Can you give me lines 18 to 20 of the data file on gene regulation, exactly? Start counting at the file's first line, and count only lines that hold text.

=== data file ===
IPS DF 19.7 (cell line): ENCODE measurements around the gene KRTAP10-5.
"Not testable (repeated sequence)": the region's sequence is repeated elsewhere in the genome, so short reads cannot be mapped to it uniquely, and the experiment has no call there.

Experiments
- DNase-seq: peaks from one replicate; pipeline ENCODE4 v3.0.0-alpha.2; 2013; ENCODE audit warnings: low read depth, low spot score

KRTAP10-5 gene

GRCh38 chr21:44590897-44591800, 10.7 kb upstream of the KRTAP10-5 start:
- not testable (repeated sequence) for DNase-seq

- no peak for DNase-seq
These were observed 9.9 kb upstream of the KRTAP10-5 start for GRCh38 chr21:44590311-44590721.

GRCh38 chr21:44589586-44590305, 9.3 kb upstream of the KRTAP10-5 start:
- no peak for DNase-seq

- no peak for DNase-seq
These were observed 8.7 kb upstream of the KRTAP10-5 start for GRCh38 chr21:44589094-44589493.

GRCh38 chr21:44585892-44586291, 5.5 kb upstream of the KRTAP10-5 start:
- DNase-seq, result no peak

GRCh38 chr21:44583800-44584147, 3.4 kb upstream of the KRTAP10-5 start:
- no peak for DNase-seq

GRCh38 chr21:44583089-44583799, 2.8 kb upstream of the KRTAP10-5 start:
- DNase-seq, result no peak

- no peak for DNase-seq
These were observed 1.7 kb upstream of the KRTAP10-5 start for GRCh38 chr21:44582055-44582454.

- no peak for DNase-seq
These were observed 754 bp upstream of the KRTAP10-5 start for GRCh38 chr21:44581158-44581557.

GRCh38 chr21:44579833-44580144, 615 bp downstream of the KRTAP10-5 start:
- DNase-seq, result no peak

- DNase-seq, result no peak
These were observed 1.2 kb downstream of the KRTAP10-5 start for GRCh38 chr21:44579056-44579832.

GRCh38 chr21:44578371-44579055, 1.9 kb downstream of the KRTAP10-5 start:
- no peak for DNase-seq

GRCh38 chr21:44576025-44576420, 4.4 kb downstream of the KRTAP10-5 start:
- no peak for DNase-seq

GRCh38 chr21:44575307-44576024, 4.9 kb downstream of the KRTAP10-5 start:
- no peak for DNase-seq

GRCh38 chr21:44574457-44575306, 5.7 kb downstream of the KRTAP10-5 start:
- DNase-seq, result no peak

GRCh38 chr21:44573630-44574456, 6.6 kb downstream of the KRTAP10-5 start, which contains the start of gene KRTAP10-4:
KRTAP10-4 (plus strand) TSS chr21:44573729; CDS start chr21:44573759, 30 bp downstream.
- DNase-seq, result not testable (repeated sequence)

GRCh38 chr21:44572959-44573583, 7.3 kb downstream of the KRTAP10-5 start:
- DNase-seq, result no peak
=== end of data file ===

GRCh38 chr21:44583089-44583799, 2.8 kb upstream of the KRTAP10-5 start:
- DNase-seq, result no peak

- no peak for DNase-seq